The European Commission , the EU 's executive arm, has given itself until this summer to decide on whether to grant China the designation that would make it much harder for major economies to fight Beijing over alleged unfair trading practices.
But Commissioner Vytenis Andriukaitis, Lithuania's representative to the EU executive, told European lawmakers in Strasbourg that the Commission all but ruled out the option of granting China the status, given the consequences.
"Our analysis of this option so far and the feedback from many stakeholders show that it would involve a very high cost in terms of potential job losses in the European Union," Andriukaitis, who is officially health commissioner, told the MEPs.
"Even without the current climate of overcapacity, any such move would be untenable," he said, adding that the commission would discuss the issue again before this summer.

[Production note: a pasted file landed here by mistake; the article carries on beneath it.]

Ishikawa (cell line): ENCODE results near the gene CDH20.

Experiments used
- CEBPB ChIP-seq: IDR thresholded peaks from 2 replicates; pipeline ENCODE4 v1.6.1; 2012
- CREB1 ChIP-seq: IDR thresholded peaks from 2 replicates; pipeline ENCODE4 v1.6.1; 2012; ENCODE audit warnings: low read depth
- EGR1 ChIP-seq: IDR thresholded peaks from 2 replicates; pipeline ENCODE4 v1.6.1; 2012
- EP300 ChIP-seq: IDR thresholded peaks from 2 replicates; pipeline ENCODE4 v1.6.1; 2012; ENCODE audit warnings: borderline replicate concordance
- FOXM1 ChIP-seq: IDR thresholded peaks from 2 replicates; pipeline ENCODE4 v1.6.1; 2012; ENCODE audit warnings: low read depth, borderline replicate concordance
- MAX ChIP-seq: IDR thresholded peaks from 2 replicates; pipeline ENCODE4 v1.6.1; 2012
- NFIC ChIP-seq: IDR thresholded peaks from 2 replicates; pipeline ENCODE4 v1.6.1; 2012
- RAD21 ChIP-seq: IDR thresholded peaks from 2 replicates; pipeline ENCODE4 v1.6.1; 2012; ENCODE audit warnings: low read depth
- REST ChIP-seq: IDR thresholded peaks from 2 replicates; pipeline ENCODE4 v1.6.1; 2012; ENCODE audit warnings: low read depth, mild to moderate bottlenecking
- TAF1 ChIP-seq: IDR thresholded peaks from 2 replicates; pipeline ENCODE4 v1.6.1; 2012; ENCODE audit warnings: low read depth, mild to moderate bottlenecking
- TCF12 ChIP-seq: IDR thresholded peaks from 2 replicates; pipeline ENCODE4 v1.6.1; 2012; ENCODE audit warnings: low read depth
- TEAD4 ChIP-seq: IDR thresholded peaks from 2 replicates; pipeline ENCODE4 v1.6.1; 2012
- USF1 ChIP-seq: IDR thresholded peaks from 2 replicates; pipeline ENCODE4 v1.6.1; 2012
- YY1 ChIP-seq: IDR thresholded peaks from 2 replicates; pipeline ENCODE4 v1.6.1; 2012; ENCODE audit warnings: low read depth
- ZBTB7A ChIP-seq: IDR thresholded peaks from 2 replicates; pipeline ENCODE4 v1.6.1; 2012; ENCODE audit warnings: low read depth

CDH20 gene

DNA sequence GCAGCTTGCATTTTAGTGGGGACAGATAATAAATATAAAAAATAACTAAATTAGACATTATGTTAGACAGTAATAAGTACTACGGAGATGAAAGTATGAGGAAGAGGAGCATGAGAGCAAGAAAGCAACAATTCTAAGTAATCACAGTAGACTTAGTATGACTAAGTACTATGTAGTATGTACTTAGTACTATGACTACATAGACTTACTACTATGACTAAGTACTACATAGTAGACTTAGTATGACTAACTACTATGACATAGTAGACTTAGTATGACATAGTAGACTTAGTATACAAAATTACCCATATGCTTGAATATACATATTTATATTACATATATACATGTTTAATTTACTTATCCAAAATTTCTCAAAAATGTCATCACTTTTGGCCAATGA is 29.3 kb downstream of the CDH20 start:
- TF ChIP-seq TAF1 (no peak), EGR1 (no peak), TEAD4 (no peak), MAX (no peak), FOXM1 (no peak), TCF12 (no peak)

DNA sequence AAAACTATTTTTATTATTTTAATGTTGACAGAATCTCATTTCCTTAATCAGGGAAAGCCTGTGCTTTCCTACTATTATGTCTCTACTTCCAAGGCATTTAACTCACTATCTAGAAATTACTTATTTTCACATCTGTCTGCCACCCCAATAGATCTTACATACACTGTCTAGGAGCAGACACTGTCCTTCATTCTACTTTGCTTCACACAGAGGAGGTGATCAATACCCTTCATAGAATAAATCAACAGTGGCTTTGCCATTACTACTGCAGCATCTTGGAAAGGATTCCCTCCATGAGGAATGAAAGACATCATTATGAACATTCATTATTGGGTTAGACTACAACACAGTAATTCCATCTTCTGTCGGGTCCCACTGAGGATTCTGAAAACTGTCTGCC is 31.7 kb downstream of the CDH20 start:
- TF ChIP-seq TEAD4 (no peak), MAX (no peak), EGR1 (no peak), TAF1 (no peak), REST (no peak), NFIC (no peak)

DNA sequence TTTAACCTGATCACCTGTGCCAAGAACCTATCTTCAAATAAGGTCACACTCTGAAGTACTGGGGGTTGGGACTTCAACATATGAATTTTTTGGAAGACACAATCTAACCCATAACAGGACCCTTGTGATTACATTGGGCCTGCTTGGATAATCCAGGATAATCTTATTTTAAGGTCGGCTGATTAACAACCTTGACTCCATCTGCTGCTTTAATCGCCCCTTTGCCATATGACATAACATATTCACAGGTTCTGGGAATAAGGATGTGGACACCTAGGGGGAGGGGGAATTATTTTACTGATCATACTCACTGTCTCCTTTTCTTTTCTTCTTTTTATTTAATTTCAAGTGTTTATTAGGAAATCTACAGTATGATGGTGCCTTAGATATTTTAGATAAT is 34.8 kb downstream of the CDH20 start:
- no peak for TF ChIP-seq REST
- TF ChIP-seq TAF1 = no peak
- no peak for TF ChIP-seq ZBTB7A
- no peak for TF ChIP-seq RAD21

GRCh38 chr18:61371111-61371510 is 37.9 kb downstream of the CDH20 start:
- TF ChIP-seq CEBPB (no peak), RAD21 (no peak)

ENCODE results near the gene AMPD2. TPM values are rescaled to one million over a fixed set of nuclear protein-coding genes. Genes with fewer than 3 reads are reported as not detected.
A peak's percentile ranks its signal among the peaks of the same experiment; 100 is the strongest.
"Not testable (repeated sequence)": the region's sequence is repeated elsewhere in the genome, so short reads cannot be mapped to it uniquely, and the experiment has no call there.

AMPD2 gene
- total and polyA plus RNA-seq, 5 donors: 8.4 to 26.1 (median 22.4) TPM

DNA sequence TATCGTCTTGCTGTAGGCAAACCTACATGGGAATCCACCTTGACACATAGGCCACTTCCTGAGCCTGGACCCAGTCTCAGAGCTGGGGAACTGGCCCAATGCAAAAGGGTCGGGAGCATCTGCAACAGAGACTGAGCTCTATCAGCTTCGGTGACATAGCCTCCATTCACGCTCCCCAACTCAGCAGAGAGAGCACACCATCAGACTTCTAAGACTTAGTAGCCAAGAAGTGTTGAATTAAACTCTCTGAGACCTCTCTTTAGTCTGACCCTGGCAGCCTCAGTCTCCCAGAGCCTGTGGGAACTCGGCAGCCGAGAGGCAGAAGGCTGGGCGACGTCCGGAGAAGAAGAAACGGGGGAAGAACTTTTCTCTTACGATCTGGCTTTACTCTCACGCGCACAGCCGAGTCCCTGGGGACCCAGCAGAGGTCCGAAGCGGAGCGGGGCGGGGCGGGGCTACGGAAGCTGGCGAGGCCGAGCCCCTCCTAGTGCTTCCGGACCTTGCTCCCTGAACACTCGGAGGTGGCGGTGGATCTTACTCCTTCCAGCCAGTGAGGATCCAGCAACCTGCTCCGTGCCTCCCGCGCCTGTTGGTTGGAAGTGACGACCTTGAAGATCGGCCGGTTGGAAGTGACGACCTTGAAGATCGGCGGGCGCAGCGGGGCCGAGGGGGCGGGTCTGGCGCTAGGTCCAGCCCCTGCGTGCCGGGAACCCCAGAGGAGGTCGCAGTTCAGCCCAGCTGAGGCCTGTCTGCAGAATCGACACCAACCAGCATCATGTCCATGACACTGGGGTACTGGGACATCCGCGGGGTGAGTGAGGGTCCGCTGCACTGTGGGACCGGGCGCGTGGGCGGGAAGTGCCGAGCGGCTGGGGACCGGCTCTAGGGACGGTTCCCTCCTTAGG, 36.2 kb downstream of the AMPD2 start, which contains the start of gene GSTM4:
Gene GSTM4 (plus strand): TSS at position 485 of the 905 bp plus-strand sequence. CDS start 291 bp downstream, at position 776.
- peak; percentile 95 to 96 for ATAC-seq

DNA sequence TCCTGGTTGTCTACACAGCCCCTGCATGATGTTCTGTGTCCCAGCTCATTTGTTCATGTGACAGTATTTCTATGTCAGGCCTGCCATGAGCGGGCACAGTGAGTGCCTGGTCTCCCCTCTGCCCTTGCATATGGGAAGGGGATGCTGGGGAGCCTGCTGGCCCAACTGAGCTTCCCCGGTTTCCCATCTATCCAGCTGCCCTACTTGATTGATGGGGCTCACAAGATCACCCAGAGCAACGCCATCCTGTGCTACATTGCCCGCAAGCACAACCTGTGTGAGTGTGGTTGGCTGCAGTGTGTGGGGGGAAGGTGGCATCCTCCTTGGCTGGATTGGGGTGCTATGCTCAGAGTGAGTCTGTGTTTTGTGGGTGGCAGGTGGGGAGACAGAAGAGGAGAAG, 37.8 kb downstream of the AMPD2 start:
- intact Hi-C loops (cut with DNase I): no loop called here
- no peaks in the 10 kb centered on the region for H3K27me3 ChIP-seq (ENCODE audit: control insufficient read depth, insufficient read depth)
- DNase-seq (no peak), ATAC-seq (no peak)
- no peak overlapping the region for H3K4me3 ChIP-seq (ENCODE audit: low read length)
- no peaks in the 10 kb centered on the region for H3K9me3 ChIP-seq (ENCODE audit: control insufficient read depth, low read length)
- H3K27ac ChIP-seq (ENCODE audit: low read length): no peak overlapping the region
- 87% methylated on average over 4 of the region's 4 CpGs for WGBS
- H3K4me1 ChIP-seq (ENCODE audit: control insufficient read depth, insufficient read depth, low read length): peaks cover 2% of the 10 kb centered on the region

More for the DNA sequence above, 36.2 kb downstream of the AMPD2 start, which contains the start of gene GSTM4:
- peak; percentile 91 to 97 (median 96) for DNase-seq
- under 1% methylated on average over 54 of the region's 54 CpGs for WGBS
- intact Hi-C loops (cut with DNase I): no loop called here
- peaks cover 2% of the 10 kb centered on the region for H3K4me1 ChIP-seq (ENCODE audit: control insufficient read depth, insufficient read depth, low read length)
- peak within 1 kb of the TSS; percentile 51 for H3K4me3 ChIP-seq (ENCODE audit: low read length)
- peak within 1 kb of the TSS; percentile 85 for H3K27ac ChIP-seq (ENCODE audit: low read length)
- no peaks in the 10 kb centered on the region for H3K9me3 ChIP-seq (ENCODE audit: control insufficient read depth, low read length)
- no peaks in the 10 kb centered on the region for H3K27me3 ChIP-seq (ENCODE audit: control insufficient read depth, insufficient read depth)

"This approach would help ensure that the dumping margins calculated would, for the most part, reflect the ongoing distortions in the Chinese economy more accurately," he said.
The issue has become extra sensitive amid a world steel crisis caused by overcapacity in China , the world' top steel producer.
"The most important question is not whether we should yes or no give China market economy status, but jobs," said David Caspary, MEP from the right-of-centre EPP group, the biggest party in parliament.
"We do have a strategic partnership with China , but we should be able to defend ourselves," he said.